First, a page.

I won't rehash the issue, as I am neither a teacher, nor a resident of the states that qualified for this promotion. But it got me thinking about the ways we use social media. Sesame Place is a part of a large corporation, and to me, a large enough entity itself to have a presence on social media. But the person who holds the @SesamePlace Twitter handle is the vice-president of marketing, and another employee claims the role of "unofficial social media spokesperson." A few of the tweets from the @SesamePlace handle were downright snarky, which is not what what I expected from a corporate account. More than a few people reported their comments on Sesame Place's Facebook page were deleted. I thought a corporation would have a better feel for finessing social media. Clearly, I was wrong.
If we have time, they will also develop their own social media campaign for an environmental issue. Hmm, maybe we should also allow the option of developing a corporate social media campaign, too. Someone has to write those Tweets about oil spills!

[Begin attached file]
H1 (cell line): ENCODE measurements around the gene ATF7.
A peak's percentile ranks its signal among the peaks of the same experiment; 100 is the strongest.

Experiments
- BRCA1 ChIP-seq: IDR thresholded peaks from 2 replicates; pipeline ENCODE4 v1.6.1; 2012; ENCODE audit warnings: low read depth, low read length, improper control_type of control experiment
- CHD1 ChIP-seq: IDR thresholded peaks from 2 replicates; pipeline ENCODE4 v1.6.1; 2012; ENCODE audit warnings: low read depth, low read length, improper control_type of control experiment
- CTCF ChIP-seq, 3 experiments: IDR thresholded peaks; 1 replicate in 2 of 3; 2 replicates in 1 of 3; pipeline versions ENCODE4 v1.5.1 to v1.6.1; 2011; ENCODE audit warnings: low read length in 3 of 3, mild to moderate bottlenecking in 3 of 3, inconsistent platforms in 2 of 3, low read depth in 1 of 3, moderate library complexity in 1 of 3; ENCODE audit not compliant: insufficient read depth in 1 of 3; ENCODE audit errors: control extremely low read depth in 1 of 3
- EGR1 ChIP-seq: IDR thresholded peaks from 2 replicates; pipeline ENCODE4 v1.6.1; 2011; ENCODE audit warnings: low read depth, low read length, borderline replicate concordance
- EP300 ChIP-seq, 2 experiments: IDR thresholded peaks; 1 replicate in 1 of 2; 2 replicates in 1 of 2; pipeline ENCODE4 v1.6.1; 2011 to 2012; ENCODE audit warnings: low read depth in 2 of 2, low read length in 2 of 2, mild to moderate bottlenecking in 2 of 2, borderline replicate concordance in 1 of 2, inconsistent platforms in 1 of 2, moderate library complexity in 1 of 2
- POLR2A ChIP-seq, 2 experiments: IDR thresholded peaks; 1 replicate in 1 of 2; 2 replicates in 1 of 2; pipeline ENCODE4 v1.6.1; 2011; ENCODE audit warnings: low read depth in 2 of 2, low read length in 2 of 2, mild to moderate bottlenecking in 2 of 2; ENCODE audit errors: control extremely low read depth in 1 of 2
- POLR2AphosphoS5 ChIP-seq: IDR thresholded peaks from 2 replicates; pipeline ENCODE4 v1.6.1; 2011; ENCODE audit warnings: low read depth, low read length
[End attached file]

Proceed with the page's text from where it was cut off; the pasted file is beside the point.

We'll discuss how social media is blocked in some countries, and that Twitter itself will comply with government requests to filter or block specific accounts. The key point that I want them all to grasp--one that Sesame Place and the NYPD failed to--is that no one can control the narrative on social media. Whether we like it or not (and I'm guessing Sesame Place doesn't) social media is somewhat like the Wild West right now. So let's teach our students how to use it responsibly, or at least, make them aware of how even adults are still learning the social media ropes!